Commenced in January 2007
Frequency: Monthly
Edition: International
Paper Count: 32451
Socio-Economic Characteristics of Tribal Areas in KwaZulu-Natal, South Africa

Authors: Carilette Fourie, Chris Cloete


The occurrence of traditional authorities and tribal land within South Africa results in unique developmental trends and challenges. Tribal communities, typically located in rural environments, are perceived to be severely affected by poverty and poor living conditions relative to their urban counterparts. The exact extent of the socio-economic disparity between tribal and non-tribal communities is addressed in this paper. After adjustment of available census data to correspond with the delineation of tribal and non-tribal land in the Kwazulu-Natal province, seven selected socio-economic indicators were compared. The investigation revealed that although tribal areas are characterised by low employment rates and educational levels, a young population, fairly large household sizes, lower access to basic services and lower income households that are highly dependent on social grants, tribal area populations do have moderate levels of education, access to formal housing and relatively good access to services.

Keywords: KwaZulu-Natal, tribal areas, traditional authority, socio-economic, well-being.

Procedia APA BibTeX Chicago EndNote Harvard JSON MLA RIS XML ISO 690 PDF Downloads 261


[1] Changuion, L and Steenkamp, B. 2012. Disputed Land: The Historical Development of the South African Land Issue, 1652 to 2011. Protea Book House, Pretoria, South Africa.
[2] Claassens, A. and Cousins, B. 2008. Land, Power and Custom: Controversies Generated by South Africa’s Communal Land Rights Act. UCT Press. An Imprint of Just & Company Ltd. Cape Town, South Africa.
[3] Claassens, A. 2014. Rural Women’s Action Research Programme. Centre for Law and Society, University of Cape Town, South Africa.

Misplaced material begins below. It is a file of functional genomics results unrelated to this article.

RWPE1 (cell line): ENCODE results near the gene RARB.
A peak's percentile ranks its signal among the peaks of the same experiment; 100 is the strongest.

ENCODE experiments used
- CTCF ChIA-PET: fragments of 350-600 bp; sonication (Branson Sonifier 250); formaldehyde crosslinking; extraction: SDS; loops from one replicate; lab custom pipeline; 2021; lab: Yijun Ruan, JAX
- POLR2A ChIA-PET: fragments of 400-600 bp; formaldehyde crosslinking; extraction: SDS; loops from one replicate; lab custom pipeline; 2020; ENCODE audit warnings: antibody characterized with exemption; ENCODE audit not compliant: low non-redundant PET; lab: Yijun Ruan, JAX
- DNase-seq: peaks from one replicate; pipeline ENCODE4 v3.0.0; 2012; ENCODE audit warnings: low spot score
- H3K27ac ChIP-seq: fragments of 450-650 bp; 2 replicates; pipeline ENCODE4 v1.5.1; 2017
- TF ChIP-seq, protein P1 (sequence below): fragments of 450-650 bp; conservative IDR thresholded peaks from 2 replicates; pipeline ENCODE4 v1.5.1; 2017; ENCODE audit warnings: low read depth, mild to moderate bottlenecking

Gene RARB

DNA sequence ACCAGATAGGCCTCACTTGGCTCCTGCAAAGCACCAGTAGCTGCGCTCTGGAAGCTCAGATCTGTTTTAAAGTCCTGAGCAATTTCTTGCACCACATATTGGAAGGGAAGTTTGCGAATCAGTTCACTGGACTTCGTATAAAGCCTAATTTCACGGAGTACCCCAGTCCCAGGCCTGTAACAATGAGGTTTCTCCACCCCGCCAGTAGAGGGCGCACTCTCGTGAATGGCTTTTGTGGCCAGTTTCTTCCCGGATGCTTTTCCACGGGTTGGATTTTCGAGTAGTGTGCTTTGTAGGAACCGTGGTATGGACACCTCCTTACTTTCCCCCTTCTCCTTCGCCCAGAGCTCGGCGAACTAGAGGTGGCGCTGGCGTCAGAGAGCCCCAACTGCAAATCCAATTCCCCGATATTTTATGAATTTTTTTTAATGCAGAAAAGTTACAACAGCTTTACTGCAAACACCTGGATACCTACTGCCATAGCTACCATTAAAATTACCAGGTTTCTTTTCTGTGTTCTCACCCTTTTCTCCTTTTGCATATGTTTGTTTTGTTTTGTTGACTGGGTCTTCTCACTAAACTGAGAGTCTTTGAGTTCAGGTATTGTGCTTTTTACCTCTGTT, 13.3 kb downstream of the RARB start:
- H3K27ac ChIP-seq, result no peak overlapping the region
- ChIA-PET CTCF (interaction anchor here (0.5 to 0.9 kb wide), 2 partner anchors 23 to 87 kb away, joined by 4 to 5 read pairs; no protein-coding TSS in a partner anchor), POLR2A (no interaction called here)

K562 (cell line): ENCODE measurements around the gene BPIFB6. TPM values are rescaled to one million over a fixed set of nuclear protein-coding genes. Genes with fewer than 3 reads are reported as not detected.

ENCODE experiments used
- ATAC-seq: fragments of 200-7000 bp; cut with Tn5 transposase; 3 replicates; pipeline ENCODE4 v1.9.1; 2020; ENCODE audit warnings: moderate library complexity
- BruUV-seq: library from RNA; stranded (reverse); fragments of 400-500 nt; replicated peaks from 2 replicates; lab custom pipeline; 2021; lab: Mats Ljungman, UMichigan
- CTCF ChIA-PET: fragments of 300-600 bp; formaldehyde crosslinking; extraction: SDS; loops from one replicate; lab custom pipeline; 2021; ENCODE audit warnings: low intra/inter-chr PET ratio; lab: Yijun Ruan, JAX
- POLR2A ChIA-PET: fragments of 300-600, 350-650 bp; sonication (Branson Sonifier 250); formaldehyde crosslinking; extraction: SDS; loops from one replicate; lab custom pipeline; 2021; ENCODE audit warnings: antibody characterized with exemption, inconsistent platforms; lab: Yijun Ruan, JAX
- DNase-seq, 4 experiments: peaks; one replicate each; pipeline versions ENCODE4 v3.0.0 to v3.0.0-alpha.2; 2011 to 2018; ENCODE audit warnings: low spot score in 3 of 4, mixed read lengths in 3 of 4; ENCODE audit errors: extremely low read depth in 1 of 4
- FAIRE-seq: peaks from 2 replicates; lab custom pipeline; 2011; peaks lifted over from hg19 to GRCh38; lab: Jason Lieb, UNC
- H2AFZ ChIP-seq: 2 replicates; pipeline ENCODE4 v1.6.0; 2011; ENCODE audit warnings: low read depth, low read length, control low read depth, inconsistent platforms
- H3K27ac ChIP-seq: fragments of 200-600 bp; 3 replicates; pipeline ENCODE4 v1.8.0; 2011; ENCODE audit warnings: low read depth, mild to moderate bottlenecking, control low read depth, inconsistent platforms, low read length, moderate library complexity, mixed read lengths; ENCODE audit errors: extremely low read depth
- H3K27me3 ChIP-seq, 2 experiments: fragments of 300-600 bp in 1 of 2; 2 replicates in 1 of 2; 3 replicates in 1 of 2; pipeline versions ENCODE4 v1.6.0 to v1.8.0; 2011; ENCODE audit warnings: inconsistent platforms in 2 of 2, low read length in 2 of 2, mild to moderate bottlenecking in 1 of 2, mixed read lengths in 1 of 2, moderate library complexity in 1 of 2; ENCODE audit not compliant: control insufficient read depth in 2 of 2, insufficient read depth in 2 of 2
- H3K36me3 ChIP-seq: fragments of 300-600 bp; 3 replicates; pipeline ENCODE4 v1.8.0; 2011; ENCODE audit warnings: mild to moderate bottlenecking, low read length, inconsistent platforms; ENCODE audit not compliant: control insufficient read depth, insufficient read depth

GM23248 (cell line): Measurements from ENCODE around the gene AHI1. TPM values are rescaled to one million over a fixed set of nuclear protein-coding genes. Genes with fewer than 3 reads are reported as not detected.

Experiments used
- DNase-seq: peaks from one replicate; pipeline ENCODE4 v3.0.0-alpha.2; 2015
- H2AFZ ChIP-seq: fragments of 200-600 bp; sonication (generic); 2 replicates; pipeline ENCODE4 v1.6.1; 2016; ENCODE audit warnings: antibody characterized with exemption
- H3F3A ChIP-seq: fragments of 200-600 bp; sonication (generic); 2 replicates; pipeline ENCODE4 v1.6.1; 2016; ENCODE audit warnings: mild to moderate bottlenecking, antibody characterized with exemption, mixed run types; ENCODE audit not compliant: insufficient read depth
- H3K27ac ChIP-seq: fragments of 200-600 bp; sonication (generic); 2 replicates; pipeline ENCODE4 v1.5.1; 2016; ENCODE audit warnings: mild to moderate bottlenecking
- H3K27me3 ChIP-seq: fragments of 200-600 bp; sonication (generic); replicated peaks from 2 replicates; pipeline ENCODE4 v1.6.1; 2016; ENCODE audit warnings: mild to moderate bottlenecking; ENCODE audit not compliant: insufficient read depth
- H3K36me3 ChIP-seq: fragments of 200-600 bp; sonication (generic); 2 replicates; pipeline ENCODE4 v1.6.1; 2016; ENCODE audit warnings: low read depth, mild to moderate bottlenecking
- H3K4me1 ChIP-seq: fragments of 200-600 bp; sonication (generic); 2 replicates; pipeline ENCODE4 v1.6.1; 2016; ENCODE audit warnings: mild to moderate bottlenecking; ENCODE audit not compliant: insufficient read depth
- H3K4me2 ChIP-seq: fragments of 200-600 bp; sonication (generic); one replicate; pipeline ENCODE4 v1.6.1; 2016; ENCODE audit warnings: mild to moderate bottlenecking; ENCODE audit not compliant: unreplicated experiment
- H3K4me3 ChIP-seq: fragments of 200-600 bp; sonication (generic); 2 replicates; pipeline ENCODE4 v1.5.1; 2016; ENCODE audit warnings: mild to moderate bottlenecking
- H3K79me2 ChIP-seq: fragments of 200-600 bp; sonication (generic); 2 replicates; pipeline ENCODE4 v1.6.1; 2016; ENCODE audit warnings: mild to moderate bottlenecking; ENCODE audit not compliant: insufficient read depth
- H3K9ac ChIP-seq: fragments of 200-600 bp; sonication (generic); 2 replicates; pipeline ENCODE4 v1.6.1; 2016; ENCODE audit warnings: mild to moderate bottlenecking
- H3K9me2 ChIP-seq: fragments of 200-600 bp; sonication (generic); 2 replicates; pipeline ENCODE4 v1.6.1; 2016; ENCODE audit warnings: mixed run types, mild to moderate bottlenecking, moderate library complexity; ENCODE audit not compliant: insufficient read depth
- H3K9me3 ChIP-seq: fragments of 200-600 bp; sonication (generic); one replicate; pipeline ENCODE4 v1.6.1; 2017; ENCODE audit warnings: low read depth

[4] Communal Land Rights Act 11 of 2004. Available at (Accessed 12 June 2018).
[5] Department Rural Development and Land Reform (DRDLR). 2012. Traditional Areas. (Data File) Link not available anymore – removed from website. (Accessed October 2012).
[6] Kwazulu-Natal Provincial Government 2022. Socio-Economic Review and Outlook 2021/2022. Provincial treasury, Pietermaritzburg. ISBN No. 978-1-920041-61-8. (Accessed 6 July 2022).
[7] Municipal Demarcation Board. 2016. Local Municipal Boundaries. (Data File) Available at (Accessed February 2018).
[8] OECD 2012. Measuring Well-being and Progress. (Online) Available at (Accessed 3 May 2018).
[9] Easydata by Quantec. 2014. Census 2001. (Data File) Available at (Accessed 3 May 2018).
[10] Easydata by Quantec. 2016. Census 2011. (Data File) Available at (Accessed 3 May 2018).
[11] Easydata by Quantec. 2016. Community Survey 2016. (Data File) Available at (Accessed 3 May 2018).
[12] Bennett, L., Smith, J.L. and Wright, P.A., 2015. Where are poor people to live?: Transforming public housing communities. Routledge.
[13] Clark, M and Luwaya, N. 2017. Communal Land Tenure 1994 to 2017: Commissioned Report for High Level Panel on the Assessment of Key Legislation and the Acceleration of Fundamental Change, an Initiative of the Parliament of South Africa. (Online) Land and Accountability Research Centre, Pretoria. Available at (Accessed 12 June 2018).
[14] Sinyolo, S. 2016. The Impact of social Grants on Rural Households’ Incentives to Farm, market Participation and Farm Entrepreneurship: Evidence form Kwazulu-Natal, South Africa. PhD Thesis, University of KwaZulu-Natal. Available at (Accessed 11 May 2018).